Africa must tackle smoking and obesity

August 10, 2016

While smoking levels are stagnating in the Western world, in Africa, the numbers are skyrocketing day and night.Women are now the fastest growing number of new smokers in the continent with men proportion falling according to the latest confidential tobacco consumption research conducted by local and international health researchers.The research whose copy i have, proves that Africans have learnt nothing about health challenges that affected Western world for decades due to smoking and as they say, ignorance is opposite of education.Various African countries have been working to overhaul their health sectors, most notably through reforms, which are the most urgent and long overdue.That work is ongoing and showing strong early signs of success in countries like Kenya and Nigeria, but there is another critical piece of the puzzle that African countries must also address.This is what experts call preventative health, how individuals, communities and government work together to ensure people stay healthier for longer.The challenge is significant and real, with South Africa having high rates of chronic disease and risk factors.Although South Africa’s smoking rates have been decreasing, the country still have the second highest rate of daily smokers in Africa at 29 per cent.Also worryingly, South Africans are getting fatter. The prevalence of overweight and obesity among adult South Africans continues to rise, up 71 per cent in January 2016. This has led to significant costs to the country’s health budget, but it also undermines social wellbeing and economic development in the state.

As African community, countries should not continue to accept this when as a continent, Africa is blessed with some of the cleanest air, purest water, best fresh produce and plenty of opportunity to be active in their unmatched outdoors. That is why several administrations that were voted to office recently came with a goal to make their population among the healthiest population, supported by a new preventative health strategy.There are ongoing positives where strategic plan funds in preventative health, on top of what countries already spend on health-related programs across continent is increasing.In Kenya, the plan targets smoking and obesity rates as its top priorities. Smoking remains one of the most serious health challenges Kenya face as a society.As a government, it is important for it to lead debate on bold new options to reduce smoking rates. That was exactly the goal when Kenya floated the idea of raising the smoking age for public consultation, and it certainly did generate a good deal of interest and feedback.In Tanzania, the government has considered all the evidence and community feedback on that concept and, on balance, came to the view that it is not the best policy response at this time. Nonetheless, Tanzania’s plan sets out a strong anti-smoking agenda. In Nigeria, the country is expected to invest heavily to tighten smoking control, increase education, and focus on targeted interventions.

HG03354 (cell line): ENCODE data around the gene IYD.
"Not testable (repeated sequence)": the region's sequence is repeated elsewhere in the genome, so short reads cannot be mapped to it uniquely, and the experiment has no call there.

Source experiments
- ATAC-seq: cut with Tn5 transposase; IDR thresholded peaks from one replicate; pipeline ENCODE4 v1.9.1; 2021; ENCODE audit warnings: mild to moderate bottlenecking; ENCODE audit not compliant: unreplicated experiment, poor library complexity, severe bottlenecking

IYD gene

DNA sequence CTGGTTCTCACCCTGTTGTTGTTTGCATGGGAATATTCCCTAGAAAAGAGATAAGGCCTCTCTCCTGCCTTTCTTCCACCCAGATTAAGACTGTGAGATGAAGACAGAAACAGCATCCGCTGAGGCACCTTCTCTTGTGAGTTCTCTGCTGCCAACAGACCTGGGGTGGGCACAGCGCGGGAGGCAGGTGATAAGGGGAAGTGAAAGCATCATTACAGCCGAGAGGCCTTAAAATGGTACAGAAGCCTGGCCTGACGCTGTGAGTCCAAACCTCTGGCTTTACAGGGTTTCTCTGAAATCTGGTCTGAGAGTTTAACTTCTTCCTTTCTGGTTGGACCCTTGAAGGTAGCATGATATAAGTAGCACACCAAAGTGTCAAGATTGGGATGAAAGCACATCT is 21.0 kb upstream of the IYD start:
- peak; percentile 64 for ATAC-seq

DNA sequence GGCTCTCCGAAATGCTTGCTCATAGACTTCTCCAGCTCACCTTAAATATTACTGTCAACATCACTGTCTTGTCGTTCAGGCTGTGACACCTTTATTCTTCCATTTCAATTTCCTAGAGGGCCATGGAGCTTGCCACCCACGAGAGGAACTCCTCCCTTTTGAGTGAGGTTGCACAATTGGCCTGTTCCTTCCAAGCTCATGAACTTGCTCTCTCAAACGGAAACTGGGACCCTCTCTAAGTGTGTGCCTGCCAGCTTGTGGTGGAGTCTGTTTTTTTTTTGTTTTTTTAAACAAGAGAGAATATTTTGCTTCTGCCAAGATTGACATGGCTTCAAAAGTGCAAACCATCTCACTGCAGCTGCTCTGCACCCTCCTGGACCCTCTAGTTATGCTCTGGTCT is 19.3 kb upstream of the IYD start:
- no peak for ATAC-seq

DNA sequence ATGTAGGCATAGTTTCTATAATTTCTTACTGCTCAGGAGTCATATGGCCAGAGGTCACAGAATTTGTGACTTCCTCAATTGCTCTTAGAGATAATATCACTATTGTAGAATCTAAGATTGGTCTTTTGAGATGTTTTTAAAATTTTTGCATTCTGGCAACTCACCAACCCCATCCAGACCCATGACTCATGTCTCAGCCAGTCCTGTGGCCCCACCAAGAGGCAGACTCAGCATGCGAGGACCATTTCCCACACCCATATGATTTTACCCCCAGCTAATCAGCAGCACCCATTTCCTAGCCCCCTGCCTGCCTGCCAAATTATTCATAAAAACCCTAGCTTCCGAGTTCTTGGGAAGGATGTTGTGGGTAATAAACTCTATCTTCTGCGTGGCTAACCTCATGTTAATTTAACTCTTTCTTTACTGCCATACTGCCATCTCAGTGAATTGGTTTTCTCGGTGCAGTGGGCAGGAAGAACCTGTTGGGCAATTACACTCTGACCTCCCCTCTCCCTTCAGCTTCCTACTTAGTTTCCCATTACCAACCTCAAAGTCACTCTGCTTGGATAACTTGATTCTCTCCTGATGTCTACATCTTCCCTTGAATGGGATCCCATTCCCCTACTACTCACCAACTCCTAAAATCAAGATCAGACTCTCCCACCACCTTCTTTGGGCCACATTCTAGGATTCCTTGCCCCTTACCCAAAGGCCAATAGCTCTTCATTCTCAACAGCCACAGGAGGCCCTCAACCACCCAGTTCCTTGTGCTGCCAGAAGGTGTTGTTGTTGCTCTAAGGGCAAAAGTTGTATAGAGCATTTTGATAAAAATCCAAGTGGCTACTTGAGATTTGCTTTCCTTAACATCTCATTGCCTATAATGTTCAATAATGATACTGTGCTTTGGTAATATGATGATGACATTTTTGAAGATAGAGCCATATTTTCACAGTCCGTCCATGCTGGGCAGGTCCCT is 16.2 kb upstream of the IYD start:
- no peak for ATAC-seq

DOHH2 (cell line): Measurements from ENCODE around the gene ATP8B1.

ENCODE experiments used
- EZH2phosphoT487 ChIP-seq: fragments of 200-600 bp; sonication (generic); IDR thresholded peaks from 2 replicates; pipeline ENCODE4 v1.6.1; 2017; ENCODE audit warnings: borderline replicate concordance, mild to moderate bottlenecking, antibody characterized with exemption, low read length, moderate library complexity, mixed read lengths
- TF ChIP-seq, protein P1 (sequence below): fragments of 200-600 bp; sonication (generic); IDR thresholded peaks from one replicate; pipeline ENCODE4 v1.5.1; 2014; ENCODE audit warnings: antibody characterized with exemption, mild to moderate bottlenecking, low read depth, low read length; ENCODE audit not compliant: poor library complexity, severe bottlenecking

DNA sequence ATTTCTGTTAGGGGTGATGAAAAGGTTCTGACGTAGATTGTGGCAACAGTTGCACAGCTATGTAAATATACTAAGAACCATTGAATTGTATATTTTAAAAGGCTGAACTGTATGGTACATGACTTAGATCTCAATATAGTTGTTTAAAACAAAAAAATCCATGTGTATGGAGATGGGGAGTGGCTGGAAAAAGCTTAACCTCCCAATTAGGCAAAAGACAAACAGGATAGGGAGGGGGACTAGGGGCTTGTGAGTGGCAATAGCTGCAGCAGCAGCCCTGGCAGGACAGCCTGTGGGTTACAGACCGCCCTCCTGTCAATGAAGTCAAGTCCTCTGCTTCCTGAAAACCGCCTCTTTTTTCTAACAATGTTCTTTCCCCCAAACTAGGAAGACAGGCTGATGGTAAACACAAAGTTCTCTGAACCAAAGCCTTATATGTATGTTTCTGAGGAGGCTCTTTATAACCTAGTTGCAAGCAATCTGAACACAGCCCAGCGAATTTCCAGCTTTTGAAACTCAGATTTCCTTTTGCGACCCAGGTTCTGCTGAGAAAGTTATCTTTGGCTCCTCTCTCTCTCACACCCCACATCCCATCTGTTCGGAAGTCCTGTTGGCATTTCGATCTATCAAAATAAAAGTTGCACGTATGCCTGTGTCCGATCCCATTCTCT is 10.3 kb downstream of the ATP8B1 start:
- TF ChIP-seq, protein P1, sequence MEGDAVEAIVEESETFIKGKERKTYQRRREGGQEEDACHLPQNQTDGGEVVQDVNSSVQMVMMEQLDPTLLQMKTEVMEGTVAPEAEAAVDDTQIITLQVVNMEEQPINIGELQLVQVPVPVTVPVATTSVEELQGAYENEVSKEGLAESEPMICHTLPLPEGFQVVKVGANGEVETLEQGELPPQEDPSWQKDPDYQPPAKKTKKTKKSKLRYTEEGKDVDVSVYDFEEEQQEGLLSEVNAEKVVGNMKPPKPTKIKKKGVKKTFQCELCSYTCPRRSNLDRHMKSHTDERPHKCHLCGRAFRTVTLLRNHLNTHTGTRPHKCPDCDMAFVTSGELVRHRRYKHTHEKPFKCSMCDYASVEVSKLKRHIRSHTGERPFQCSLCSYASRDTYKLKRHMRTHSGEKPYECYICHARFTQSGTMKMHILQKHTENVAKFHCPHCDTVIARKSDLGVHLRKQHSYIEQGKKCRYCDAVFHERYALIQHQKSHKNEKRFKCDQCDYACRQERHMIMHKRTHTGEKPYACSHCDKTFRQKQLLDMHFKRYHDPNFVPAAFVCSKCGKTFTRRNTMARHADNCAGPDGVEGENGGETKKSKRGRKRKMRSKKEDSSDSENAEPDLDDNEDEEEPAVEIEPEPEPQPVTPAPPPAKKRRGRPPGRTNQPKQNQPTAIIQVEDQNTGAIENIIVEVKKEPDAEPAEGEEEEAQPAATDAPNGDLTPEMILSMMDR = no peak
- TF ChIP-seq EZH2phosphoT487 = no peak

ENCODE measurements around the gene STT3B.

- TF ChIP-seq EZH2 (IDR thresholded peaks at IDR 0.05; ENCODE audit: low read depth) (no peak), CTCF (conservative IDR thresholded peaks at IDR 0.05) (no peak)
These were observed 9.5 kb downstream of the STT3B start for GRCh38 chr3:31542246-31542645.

In Ghana, the country has set ambitious targets to reduce the number of people smoking, particularly young people. In Zambia, those under the age of 25, the government target is to halve the smoking rates by 2020. For all Zambians, the Lusaka administration aim to have smoking rates lower than the African average by 2025.In Uganda, plans are afoot by some legislators where businesses selling tobacco will see an increase in their licence fees, which will be phased in over three years to allow time to plan for and adjust to the change.With regard to obesity, I know that African countries have to focus on future generations and that is the children.The focus should be on more physical activity and better nutrition across the school environment, including having school canteens accredited to provide healthier food.Further initiatives should include growing a school garden and breakfast clubs. At its heart, such plan will be about proactive African people who want to be healthier and the local communities they belong to.Governments need to made it clear they will not simply push more of the same sort of government-centred programs that have not worked. Me thinks in supporting local communities and grassroots champions can lead to own positive change.This is opportune time for Africa’s community-government partnership to be a critical part of the solution, supporting grassroots health initiatives with community innovation grants pool.Such approaches are designed to give people the information and tools they need to succeed with the positive, healthy changes in their lives they desire.This will foster genuine community connectedness, bringing Africans together to support each other towards better health.

Contador Harrison